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  • Nicole Renaux

Pursuing ESG: Adding Environmental, Social, and Governance Factors

With the growing popularity of index funds and ETFs, investors are often seeking a low cost approach to a diversified portfolio. And let’s face it, these products, coupled with technology advances in financial services, are allowing ordinary investors to build meaningful wealth in an accessible way. Now, contrast these take-it-or-leave-it products in an age where many people are willing to pay a premium to ensure their coffee/chocolate/soap/t-shirt/apples do not exploit their fellow humans or the environment. A consumer can avoid patronizing stores that do not uphold their values, but investors still have limited options when it comes to values-based investing.

ESG integration is the most recent buzzword used to describe how we incorporate our values in our investment portfolio. ESG stands for Environmental, Social, and Governance — these are the criteria used to classify investments and companies that positively impact their communities. Let’s break this down a little further.

Environmental criteria used to evaluate companies include: carbon emissions, water conservation, pollution, natural resource extraction, and animal treatment. These criteria can impact a number of industries, from agriculture production to utilities, oil and gas exploration, and plastics manufacturing.

Social criteria may address human rights, worker treatment, and operations in conflict zones.

Governance criteria have been most widely accepted in asset management, seeking to lower portfolio risk by selecting companies with increased diversity in boards and executive leadership, fair executive pay standards, anti-corruption policies, fair tax-paying practices, and heightened cyber security.

You may have heard of ESG’s predecessors: Socially Responsible Investing (SRI), impact investing (#impinv), sustainable investing, or responsible investing. This landscape has changed over time to incorporate new meaning, but the various definitions also help highlight that standardized best practices are limited at this point.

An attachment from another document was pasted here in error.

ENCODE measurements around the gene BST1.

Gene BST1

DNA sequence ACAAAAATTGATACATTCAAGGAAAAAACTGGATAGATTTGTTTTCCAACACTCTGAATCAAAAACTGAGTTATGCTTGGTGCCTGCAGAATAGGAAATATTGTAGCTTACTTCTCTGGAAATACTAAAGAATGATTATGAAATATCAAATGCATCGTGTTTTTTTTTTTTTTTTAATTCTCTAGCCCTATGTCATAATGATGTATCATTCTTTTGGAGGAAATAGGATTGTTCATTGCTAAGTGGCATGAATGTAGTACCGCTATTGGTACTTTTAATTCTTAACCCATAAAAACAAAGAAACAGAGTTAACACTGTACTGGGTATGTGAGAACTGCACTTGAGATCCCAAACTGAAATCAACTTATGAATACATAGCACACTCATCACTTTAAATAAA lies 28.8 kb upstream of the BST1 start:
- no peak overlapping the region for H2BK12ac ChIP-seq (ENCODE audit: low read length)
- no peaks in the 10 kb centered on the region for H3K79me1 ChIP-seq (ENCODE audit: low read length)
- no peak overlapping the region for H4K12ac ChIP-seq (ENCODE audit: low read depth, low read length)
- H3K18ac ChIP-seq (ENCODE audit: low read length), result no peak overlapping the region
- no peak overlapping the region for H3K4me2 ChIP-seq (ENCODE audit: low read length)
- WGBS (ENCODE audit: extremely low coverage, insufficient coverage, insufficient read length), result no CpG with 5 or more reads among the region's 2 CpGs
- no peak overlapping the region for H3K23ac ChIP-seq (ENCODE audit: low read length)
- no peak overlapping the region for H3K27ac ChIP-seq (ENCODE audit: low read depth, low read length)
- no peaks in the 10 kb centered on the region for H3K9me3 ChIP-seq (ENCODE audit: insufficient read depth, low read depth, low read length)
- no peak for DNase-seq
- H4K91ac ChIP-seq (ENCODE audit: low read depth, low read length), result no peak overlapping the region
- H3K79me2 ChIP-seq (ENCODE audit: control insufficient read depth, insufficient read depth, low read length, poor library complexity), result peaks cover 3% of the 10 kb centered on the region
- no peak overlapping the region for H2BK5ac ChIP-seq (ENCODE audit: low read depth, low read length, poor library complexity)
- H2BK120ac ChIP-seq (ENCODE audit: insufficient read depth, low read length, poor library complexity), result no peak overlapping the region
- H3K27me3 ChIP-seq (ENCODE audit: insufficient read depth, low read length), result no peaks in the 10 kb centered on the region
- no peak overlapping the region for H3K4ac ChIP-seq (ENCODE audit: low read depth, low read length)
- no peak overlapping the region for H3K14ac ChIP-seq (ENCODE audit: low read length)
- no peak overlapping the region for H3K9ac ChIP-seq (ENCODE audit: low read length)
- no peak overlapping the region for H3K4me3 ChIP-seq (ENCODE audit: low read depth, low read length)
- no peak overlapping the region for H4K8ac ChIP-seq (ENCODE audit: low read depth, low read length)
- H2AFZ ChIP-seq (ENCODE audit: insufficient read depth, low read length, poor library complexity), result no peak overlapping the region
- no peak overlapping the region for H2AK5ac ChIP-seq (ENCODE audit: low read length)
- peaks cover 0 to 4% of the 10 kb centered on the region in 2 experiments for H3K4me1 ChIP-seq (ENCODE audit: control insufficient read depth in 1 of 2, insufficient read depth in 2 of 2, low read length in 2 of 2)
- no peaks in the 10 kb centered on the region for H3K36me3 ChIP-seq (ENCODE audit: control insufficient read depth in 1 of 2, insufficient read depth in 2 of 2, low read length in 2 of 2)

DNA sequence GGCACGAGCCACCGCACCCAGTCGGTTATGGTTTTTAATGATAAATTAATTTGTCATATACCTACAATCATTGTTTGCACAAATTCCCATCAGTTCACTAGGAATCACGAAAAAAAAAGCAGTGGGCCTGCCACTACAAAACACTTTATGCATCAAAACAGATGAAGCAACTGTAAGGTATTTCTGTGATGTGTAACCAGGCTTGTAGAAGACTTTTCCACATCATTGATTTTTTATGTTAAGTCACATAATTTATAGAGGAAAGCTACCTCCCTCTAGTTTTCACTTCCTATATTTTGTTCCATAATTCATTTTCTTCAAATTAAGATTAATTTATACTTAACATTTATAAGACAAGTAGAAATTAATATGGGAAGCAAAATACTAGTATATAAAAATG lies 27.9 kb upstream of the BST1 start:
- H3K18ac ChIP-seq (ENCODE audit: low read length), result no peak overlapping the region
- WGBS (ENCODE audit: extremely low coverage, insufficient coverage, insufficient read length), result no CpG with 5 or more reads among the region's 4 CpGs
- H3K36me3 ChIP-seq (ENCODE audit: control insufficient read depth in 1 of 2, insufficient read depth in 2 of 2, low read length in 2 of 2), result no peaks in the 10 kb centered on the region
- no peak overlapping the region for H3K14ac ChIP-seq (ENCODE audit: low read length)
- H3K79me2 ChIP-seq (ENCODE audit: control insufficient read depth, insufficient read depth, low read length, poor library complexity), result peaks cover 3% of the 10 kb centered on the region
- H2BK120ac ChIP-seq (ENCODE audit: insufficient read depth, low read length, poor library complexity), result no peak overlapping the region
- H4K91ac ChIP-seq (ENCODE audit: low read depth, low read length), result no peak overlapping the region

Selecting investments that excel in meeting ESG criteria standards is becoming more popular among institutions, socially conscious individuals, and younger investors. Unfortunately, without uniform standards in place, these criteria, and how we measure investments based on them, can vary. These days, you can select index funds that are screened for ESG criteria. The more specific you intend to drill down on these criteria, the more your investment strategy verges on active management, and the harder it becomes to meet your value-based goals while maintaining a cost effective portfolio.

So how are thought leaders incorporating ESG criteria into portfolio construction? The most basic and longest-standing method is to use restrictive screening to screen out unfavorable companies or investments. Common screens eliminate companies that operate tobacco, weapons, casinos, or from your portfolio. ESG screens are becoming available in more index funds, allowing some lower cost options to gain exposure to ESG. A second option for ESG integration is thematic investing.

Instead of screening out negative characteristics, you increase exposure to promising investments with favorable fundamentals and adequate exposure to ESG themes. Thematic investing is typically considered more active in strategy, meaning that you try to pick quality investments to obtain a competitive risk-adjusted return.

More and more investors and institutions are seeking ways to integrate their social values into their investments. As more products and strategies become available, it has become easier to find competitive risk-adjusted performance with investments aligned with investors’ beliefs and values.


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